19      It must therefore be considered whether the General Court’s omission is capable of calling into question the operative part of the order under appeal.

20      As regards the action for failure to act laid down in Article 265 TFEU, it is important to note that individuals can rely on the provisions of the third paragraph of that article only for the purposes of seeking a declaration that an EU institution, body, office or agency has failed to adopt, in breach of the Treaty, measures, other than recommendations or opinions, of which those individuals are the potential addressees or which are of direct, or where relevant direct and individual, concern to them (order of 5 September 2013, H-Holding v Parliament, C‑64/13 P, not published, EU:C:2013:557, paragraph 15 and the case-law cited).

21      In addition, as is clear from the wording of Article 258 TFEU, in the context of proceedings governed by that article, the only measures which the Commission may adopt are measures addressed to Member States (order of 4 June 2015, Bharat Heavy Electricals v Commission, C‑602/14 P, not published, EU:C:2015:376, paragraph 23 and the case-law cited).

22      It is obvious that to define its position to the substance of the appellant’s complaint, as requested by the appellant, would mean addressing to him a reasoned opinion on the matter, inter alia, of the conformity with EU law of Article 10a of the Constitution of the Grand Duchy of Luxembourg and of the transposition and implementation by that Member State of Directive 2012/29, whereas an individual who has lodged a complaint is himself not the addressee of any measure adopted pursuant to the procedure on the basis of Article 258 TFEU and the condition laid down in the third paragraph of Article 265 TFEU, set out in paragraph 20 of the present order, has not been satisfied.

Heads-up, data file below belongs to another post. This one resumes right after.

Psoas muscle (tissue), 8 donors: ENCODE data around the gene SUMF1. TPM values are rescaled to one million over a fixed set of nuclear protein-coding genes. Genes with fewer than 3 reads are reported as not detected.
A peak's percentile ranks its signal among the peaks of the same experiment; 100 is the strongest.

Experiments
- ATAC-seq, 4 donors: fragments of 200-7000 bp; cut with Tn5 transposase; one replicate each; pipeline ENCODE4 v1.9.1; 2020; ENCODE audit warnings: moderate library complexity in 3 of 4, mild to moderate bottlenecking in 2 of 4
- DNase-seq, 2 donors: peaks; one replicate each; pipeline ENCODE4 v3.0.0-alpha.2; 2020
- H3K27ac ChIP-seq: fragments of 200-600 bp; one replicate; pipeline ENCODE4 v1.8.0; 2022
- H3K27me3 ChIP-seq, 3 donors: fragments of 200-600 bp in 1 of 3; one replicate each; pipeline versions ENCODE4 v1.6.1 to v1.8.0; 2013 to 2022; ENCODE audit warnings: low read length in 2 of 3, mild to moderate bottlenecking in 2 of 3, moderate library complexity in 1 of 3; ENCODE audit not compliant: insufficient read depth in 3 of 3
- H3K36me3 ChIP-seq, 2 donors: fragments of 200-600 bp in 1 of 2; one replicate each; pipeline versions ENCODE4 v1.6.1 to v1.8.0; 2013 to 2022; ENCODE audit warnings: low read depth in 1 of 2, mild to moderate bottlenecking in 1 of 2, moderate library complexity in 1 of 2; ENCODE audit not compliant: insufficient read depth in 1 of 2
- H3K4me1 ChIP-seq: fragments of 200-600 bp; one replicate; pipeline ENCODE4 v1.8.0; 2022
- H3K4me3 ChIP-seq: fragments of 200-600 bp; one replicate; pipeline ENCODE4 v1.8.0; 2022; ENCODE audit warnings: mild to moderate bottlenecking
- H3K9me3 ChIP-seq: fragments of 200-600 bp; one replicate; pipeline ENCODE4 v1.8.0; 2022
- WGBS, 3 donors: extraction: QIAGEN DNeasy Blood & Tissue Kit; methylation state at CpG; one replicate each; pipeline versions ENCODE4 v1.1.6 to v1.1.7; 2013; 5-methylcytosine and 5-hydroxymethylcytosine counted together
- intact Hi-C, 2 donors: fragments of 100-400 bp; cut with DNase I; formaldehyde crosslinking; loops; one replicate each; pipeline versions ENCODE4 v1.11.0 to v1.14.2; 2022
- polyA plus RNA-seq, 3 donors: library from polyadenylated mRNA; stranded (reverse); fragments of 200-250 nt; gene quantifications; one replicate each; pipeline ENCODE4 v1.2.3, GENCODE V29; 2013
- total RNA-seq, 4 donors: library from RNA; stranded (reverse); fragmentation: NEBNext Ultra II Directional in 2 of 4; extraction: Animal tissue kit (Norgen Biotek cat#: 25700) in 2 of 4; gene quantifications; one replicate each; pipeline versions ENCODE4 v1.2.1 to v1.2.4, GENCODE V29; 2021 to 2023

23      In those circumstances, the appellant’s claim at first instance, seeking a declaration that the Commission had failed to act by not defining its position to the substance of a complaint lodged against the Grand Duchy of Luxembourg, was manifestly inadmissible and the operative part of the order under appeal is not called into question by the fact that the General Court did not consider that claim.

24      If only for the sake of completeness it must be found that, assuming that that claim was admissible from a purely procedural point of view, the claim would nevertheless necessarily have been dismissed as manifestly unfounded. As is apparent from ample correspondence between the appellant and the Commission, the Commission expressed a clear and final point of view on the complaint in question. Thus, that institution did define its position; the fact that the position defined by the institution concerned does not satisfy the appellant is of no relevance (see order of 8 February 2018, CBA Spielapparate- und Restaurantbetrieb v Commission, C‑508/17 P, not published, EU:C:2018:72, paragraph 23 and the case-law cited).